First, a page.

The other day I mused on Twitter about three big origin questions: the origin of the universe, the origin of life, and the origin of consciousness. Which isn’t to say they are related, just that they’re all interesting and important (and currently nowhere near solved). Physicists have taken stabs at the life question, but (with a few dramatic exceptions) they’ve mostly stayed away from consciousness. Probably for the best.
Here’s Ed Witten giving his own personal — and characteristically sensible — opinion, which is that consciousness is a really knotty problem, although not so difficult that we should start contemplating changing the laws of physics in order to solve it. Though I am more optimistic than he is that we’ll understand it on a reasonable timescale. (Hat tip to Ash Jogalekar.)
Anyone seriously interested in tackling these big questions would be well-served by acknowledging that much (most? almost all?) progress in science is incremental, sneaking up on major discoveries by a series of small steps rather than leaping right to a dramatic new paradigm. Even if you want to understand the origin of the universe, it might behoove you to think about some more specific and tractable problems, like the nature of quantum fluctuations in inflation, or the emergence of spacetime in string theory. If you want to understand the origin of consciousness, it’s a good strategy to think about something like our perception of color, with the idea of working your way up to the more challenging issues.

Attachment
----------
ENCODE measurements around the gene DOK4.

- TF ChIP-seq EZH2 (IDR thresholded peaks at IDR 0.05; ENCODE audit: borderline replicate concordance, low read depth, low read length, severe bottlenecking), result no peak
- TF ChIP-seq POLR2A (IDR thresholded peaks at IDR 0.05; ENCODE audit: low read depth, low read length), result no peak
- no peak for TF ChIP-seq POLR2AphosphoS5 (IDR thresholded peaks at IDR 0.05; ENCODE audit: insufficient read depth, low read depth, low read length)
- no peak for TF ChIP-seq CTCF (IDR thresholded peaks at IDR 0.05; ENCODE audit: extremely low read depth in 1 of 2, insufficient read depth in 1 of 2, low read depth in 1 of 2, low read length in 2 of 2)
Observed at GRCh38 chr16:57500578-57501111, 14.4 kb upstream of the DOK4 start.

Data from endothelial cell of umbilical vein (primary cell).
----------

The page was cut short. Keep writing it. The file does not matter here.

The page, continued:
Conversely, it’s these big questions that attract crackpots like honey attracts flies. I get a lot of emails (and physical letters) from cranks, but they never have a new theory of the branching ratio of the Higgs boson into four leptons; it’s always about the nature of space and time and everything. It’s too easy for anyone to have an opinion about these big questions, whether or not those opinions are worth paying attention to.
All of which leads up to saying: it’s still worth tackling the big questions! Start small, but think big. Because they are so hard, it’s too easy to make fun of attempts to solve the biggest questions, or to imagine that they are irreducibly mysterious and will never be solved. I wouldn’t be at all surprised if we had quite compelling pictures of the origin of the universe, life, and consciousness within the next hundred years. But only if we’re willing to tackle the big problems seriously.